The Other Pandemic
Mark DanielsMark Daniels's Weblog
- 2005 Oct 17
It's been a tough couple of months for George Bush fans. Those who appreciate and support our president have found themselves defending the seemingly indefensible: mounting US casualties in a slow-moving Iraq war. A muddled federal response to a natural disaster. Spending habits that are anything but conservative, and a Supreme Court nomination that has left many scratching their collective heads.
But regardless of one's political leanings, the coverage of Mr. Bush's performance here of late has been unfair and, quite obviously, even more biased than normal. One example: it appears that Iraqis have voted decisively for a new constitution. Of course, we should not overstate the importance of this moment, but we must not understate it as well. Despite the certainty of violent retribution, Iraqis turned out in solid numbers to give their new form of government a vote of confidence. Had you watched any of the Sunday TV chat shows, however, you’d be led to believe that either the vote was irrelevant, or unsuccessful. For instead of sharing images of smiling Iraqis with ink-stained fingers…most American news interests chose to focus the grumblings of Senators Levin, Biden, and Durbin…or the incendiary rhetoric of Messrs. Jackson, Sharpton, Farrakhan, speaking at the “Millions More March” on Washington.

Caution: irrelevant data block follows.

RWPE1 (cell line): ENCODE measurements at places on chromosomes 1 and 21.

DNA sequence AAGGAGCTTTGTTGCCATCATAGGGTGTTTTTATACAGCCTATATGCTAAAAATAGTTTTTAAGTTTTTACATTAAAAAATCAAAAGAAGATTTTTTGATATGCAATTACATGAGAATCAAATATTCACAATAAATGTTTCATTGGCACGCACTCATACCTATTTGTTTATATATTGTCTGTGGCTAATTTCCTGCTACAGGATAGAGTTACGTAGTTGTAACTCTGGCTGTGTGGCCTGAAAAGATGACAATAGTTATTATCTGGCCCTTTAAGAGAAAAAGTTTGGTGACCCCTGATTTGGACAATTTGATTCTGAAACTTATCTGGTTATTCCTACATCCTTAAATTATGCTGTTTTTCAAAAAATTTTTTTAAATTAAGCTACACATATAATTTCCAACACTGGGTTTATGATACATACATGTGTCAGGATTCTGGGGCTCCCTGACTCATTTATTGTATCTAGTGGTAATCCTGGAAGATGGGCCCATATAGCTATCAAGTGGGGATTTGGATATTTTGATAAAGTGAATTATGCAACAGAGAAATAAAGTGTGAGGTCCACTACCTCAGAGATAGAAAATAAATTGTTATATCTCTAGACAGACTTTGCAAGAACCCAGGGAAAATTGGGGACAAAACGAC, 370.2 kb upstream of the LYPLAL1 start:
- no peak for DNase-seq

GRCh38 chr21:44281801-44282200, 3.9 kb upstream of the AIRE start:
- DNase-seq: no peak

The language was brutal. One senator called the Iraq Constitution a "divisive" document-- a "setback," even if approved. Another claimed that it was "pretty clear that President Bush is not very much in control of much." He apparently works for the Department of Redundancy Department.
But at the very moment Iraqis were casting their ballots, the speakers at the "March" reserved their harshest rhetoric for the president. One attorney called Mr. Bush a "gangster, racist, criminal, liar and a killer." He, too, recounted the ridiculous claim that was the recurring theme of the day: that the president somehow caused the breaking of the levees in New Orleans. Another speaker posited that aid to that city would have been quicker, had it been "whites on the rooftops, calling for help." Several others incited the crowd with calls for the president’s impeachment.
But these are just a few examples of how extreme partisanship has become in America. We won't allow ourselves a brief moment to celebrate a small victory in Iraq, even if it denies our troops the slightest bit of encouragement they are due for making such a day possible. Alas, the "other side" of the aisle must always be portrayed as the enemy, and we must always be at war. But the American people are quickly losing patience with such pitched battles for political power. They are becoming physically ill from the effects of the partisan political pandemic.
Soon, Americans will clamor for some new way of getting things done in their country. Because not only does the party lockstep often border on the absurd...Americans are tiring of the notion that the solutions to our growing problems are only to be found in the talking points of one party or another. Indeed...true liberals and conservatives are finding it more difficult each day to see evidence of their core beliefs in the behavior of their Democratic and Republican Party leaders.
Who will win the next election? The answer is simple: the candidates with the obvious courage to look past the next election, and toward the leadership Americans need...indeed, while freedom still rings.